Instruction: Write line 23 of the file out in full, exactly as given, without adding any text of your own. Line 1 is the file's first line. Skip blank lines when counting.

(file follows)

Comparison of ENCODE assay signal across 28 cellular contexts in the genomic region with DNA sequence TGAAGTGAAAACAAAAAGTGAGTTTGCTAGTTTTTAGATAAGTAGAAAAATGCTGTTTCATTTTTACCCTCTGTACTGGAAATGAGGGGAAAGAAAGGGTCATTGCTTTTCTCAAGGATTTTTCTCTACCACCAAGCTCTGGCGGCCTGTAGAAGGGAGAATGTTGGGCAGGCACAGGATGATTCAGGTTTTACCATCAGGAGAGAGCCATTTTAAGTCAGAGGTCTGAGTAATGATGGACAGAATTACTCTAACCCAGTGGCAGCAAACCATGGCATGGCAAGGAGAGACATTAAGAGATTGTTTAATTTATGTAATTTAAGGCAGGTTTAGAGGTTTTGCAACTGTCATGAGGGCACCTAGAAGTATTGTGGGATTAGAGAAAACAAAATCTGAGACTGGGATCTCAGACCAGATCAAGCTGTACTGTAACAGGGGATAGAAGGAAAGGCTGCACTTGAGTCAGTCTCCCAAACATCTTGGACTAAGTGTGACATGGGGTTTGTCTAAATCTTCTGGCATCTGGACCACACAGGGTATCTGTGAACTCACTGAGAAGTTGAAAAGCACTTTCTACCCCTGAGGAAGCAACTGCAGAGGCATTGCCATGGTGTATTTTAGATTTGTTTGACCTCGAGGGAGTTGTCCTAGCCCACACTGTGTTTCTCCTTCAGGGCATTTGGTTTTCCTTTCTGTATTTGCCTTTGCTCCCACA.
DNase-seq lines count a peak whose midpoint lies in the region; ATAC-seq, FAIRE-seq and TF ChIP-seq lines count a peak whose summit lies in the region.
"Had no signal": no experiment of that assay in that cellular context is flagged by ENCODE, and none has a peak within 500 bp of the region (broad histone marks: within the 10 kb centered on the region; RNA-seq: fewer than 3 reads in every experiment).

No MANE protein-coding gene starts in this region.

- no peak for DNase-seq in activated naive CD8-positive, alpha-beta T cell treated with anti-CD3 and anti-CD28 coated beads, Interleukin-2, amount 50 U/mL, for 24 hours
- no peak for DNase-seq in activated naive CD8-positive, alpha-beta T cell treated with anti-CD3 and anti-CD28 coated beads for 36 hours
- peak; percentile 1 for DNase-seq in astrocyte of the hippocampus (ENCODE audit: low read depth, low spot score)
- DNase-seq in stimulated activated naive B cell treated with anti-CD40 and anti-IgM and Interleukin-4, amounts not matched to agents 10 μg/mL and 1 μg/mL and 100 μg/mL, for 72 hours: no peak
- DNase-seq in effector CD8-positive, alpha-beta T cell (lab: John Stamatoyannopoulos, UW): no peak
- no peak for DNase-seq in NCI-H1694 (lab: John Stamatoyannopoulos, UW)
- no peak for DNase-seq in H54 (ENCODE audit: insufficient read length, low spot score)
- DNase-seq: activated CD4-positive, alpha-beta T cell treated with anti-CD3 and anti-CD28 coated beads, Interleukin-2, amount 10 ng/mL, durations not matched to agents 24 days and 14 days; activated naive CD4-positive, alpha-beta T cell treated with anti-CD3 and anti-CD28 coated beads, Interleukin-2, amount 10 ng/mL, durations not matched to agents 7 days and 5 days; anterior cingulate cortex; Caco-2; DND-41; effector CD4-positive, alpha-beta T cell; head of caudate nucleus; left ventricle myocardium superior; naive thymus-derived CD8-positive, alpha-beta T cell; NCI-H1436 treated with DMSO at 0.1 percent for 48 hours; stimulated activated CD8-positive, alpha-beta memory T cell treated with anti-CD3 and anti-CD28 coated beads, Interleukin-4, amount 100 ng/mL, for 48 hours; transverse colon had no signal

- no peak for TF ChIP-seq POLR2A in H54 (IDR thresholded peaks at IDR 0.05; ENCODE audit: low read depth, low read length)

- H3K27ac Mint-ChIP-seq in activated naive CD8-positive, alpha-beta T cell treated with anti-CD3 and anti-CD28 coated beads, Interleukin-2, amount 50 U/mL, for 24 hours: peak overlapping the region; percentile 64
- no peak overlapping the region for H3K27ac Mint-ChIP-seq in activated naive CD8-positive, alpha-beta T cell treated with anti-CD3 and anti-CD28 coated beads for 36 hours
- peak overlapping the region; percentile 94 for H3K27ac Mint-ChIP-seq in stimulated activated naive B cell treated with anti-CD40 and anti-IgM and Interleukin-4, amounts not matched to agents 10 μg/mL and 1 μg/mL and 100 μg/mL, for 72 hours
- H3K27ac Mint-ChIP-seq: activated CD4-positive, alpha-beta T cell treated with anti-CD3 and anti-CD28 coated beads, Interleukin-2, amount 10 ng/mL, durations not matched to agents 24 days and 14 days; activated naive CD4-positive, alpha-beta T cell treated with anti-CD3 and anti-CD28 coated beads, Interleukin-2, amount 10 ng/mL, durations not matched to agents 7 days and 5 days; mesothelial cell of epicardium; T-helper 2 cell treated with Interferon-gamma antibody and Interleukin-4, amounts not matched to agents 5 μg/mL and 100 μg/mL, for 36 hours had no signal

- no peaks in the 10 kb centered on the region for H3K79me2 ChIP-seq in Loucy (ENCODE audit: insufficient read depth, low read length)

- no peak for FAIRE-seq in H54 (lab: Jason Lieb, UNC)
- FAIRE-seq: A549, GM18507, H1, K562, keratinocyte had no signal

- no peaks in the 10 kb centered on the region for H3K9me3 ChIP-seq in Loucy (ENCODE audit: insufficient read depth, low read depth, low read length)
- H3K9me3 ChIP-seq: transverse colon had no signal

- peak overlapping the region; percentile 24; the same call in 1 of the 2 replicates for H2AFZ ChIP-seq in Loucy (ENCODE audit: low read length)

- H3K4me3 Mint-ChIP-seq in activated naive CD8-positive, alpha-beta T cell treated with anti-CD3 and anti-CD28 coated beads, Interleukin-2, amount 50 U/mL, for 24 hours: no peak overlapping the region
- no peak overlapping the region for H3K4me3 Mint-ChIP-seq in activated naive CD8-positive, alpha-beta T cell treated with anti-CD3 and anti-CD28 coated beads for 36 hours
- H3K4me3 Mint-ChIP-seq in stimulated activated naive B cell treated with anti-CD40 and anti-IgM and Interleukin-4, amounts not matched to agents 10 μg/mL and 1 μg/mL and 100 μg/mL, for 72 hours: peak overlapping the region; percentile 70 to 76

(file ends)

- peak overlapping the region; percentile 24; the same call in 1 of the 2 replicates for H2AFZ ChIP-seq in Loucy (ENCODE audit: low read length)